Working with Marine Mammals (part II)

Written by Laura May-Collado, Associated Researcher at Vermont University and CIMAR
lauramay-collado.com
This post is a sequel of this one

My initial work with scientists John Calambokidis, Kristin Rasmussen and Tim Gerrodette provided an important baseline that has since contributed to the protection of these animals and their habitat in Costa Rica, but there is still at lot to be done research and conservation wise. About 47% of these cetacean species are classified by the IUCN Red List (2015.2) as data deficient; meaning their risk of extinction cannot be determine due to lack of information. This of course generates uncertainty about whether these species are safe or actually in danger, a difficult challenge to address, as many funding agencies do not provide grants to fulfill these kinds of gaps in knowledge. This is a concern because the ongoing biodiversity crisis is significantly affecting all cetacean populations independently of their IUCN status.

Cetaceans have a very low population growth rate making them susceptible to any kind of exploitation that affects their behavior and immediate population size including pollution (chemical, acoustic), intense harvesting, climate change, and high incidental mortality in fishing nets.

The role of Marine Protected Areas

In light of such threats, increasing establishment of MPAs in recent years has sparked hope about protecting cetaceans. However, in collaboration with Carlos Zambrana (EcoHealth Alliance) and Ingi Agnarsson (University of Vermont) we found that most MPAs fail to protect important areas of aquatic mammal diversity, due to small size and their placement.

How do we protect large extensions of water for animals such as cetaceans that have such broad distribution ranges? Where do we focus conservation efforts? How do we prioritize? A good starting point is by identifying ecologically important areas used by these animals such as the PMPOT and the Costa Rican Dome. This recognition might also provide the incentives to fill up the gap on the conservation status of many data deficient species and to protect threaten species such as the humpback whale and blue whale, which migrate every year to breed and give birth to these areas.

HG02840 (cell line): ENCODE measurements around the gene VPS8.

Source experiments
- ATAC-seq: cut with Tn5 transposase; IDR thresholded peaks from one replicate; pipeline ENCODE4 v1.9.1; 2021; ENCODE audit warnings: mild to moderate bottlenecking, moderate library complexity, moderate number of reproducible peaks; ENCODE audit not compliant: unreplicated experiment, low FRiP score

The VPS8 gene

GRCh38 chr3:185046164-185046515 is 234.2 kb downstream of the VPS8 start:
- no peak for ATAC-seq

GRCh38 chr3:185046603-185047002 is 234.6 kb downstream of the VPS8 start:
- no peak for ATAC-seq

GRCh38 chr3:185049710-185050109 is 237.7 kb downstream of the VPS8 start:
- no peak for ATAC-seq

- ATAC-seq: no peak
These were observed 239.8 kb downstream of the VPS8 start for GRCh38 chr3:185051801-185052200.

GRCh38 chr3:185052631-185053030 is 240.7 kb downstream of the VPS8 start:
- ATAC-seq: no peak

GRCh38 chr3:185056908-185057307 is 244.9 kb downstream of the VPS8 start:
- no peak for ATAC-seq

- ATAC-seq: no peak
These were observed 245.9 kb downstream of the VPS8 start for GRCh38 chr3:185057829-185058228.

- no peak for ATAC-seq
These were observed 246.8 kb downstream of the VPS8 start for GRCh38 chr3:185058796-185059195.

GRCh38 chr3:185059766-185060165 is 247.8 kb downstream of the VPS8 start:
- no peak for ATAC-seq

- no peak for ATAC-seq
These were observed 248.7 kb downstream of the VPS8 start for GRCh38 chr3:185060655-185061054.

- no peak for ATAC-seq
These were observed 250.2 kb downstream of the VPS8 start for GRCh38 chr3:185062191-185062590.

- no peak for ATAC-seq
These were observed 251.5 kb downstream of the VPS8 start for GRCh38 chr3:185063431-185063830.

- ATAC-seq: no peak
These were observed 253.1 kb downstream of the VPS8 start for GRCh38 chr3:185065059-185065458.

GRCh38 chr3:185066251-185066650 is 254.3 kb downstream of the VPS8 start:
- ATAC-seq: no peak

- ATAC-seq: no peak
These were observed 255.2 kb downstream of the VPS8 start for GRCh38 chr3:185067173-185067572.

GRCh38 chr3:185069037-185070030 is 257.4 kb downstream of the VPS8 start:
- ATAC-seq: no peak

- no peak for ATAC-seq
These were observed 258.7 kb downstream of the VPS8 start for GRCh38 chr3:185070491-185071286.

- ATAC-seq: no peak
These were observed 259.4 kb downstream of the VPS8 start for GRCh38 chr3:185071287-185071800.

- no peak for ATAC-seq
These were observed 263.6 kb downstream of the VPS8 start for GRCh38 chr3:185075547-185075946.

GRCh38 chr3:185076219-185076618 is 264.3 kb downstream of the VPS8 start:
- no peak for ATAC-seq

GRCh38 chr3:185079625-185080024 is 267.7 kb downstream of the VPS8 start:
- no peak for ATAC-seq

Filling in the blanks

Shhhh! Dolphin sleeping!

Shhhh! Dolphin sleeping! Photo by LJMay-Collado

Although our knowledge about coastal populations of cetaceans in the region is increasing, the progress is very slow. There is an urgent need for resources, collaboration, and logistics to establish research projects that can generate information about the levels of genetic connectivity between populations in the region, reliable estimations of species abundance, and information about the long-term effects of overfishing, noise pollution, intense whale watching, and climate change on these animals.

Not playing around

When asked why I decided to study cetaceans instead of spiders or bats, I always say “why not?” Many people and even some biologists think researchers in my area study these animals because of their charisma and I swear they picture me swimming and playing with dolphins.

This cannot be farther from the truth, and like researcher Asha de Vos would say “this is actually a disservice”. Studying cetaceans is challenging but is also relevant and urgent. Cetaceans are a fundamental part of our marine ecosystems large whales are ecosystems engineers that with their huge fecal plums and carcasses provide nutrients to our oceans and habitat to many marine invertebrates. Also, many cetaceans are at the top of the food chain and thus, are reliable indicators of the health of our oceans because by bioaccumulation they can store high concentrations of contaminants, and finally they provide a number services to our societies.

I am very lucky that I got offered that job back in 1998, since that first visit to the Murcielago’s Island I have had incredible opportunities researching blue whales in California, sperm whales in the Gulf of Mexico, killer whales in Iceland, humpback whales in Costa Rica and Panama, and many other species. But the most rewarding opportunity of all is to be able to contribute filling the gap in knowledge, because this knowledge can help the public, scientists and managers to make informed and responsible decisions that can reduce our impact in the live of these magnificent animals.

Off she goes!

Off she goes! Photo by LJMay-Collado/Panacetacea

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